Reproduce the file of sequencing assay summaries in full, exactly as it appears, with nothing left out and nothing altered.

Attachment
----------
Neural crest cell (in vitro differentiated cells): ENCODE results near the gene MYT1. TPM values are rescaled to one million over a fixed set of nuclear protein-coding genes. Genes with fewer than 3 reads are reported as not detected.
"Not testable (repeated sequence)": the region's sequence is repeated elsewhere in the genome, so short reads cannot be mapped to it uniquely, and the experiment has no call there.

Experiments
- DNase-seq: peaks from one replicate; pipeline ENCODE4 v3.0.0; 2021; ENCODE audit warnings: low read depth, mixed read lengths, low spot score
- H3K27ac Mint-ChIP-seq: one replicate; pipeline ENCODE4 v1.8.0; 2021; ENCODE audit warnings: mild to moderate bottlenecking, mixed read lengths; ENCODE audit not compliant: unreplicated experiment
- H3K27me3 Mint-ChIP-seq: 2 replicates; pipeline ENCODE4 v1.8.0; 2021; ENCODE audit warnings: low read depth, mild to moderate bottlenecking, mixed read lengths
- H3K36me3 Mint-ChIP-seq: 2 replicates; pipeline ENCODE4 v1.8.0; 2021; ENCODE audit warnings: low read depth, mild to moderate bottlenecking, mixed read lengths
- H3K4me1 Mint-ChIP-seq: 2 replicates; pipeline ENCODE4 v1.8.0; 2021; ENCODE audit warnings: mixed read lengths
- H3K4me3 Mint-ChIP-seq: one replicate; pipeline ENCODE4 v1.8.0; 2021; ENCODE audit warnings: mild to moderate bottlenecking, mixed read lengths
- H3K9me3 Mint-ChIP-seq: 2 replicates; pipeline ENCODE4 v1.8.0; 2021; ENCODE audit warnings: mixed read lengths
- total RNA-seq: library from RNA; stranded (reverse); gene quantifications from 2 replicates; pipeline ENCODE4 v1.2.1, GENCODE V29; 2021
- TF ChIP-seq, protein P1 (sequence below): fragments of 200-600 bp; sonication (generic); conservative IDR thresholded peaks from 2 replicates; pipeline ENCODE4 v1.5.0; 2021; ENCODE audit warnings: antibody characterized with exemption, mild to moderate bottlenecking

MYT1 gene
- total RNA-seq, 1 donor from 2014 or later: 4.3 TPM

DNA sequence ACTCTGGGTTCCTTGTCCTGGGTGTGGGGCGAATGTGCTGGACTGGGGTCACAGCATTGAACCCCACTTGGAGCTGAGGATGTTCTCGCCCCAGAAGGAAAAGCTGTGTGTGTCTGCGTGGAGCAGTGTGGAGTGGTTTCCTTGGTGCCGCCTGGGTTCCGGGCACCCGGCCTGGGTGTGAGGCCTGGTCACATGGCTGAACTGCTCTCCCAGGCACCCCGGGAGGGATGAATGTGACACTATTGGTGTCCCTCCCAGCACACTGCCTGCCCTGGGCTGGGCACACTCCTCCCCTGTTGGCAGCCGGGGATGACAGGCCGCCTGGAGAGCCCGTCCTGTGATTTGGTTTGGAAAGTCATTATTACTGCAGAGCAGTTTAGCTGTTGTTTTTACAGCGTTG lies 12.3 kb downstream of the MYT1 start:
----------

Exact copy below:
Neural crest cell (in vitro differentiated cells): ENCODE results near the gene MYT1. TPM values are rescaled to one million over a fixed set of nuclear protein-coding genes. Genes with fewer than 3 reads are reported as not detected.
"Not testable (repeated sequence)": the region's sequence is repeated elsewhere in the genome, so short reads cannot be mapped to it uniquely, and the experiment has no call there.

Experiments
- DNase-seq: peaks from one replicate; pipeline ENCODE4 v3.0.0; 2021; ENCODE audit warnings: low read depth, mixed read lengths, low spot score
- H3K27ac Mint-ChIP-seq: one replicate; pipeline ENCODE4 v1.8.0; 2021; ENCODE audit warnings: mild to moderate bottlenecking, mixed read lengths; ENCODE audit not compliant: unreplicated experiment
- H3K27me3 Mint-ChIP-seq: 2 replicates; pipeline ENCODE4 v1.8.0; 2021; ENCODE audit warnings: low read depth, mild to moderate bottlenecking, mixed read lengths
- H3K36me3 Mint-ChIP-seq: 2 replicates; pipeline ENCODE4 v1.8.0; 2021; ENCODE audit warnings: low read depth, mild to moderate bottlenecking, mixed read lengths
- H3K4me1 Mint-ChIP-seq: 2 replicates; pipeline ENCODE4 v1.8.0; 2021; ENCODE audit warnings: mixed read lengths
- H3K4me3 Mint-ChIP-seq: one replicate; pipeline ENCODE4 v1.8.0; 2021; ENCODE audit warnings: mild to moderate bottlenecking, mixed read lengths
- H3K9me3 Mint-ChIP-seq: 2 replicates; pipeline ENCODE4 v1.8.0; 2021; ENCODE audit warnings: mixed read lengths
- total RNA-seq: library from RNA; stranded (reverse); gene quantifications from 2 replicates; pipeline ENCODE4 v1.2.1, GENCODE V29; 2021
- TF ChIP-seq, protein P1 (sequence below): fragments of 200-600 bp; sonication (generic); conservative IDR thresholded peaks from 2 replicates; pipeline ENCODE4 v1.5.0; 2021; ENCODE audit warnings: antibody characterized with exemption, mild to moderate bottlenecking

MYT1 gene
- total RNA-seq, 1 donor from 2014 or later: 4.3 TPM

DNA sequence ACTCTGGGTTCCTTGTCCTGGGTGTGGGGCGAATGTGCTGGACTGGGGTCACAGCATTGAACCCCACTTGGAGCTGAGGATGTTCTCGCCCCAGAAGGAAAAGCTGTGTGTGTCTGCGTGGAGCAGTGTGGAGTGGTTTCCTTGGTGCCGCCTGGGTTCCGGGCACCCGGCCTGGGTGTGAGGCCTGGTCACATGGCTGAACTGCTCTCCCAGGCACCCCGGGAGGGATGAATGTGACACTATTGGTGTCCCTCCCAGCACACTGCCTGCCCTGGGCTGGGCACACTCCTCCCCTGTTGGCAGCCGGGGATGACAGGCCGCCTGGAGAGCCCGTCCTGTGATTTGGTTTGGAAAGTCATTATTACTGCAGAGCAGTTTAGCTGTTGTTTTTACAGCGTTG lies 12.3 kb downstream of the MYT1 start: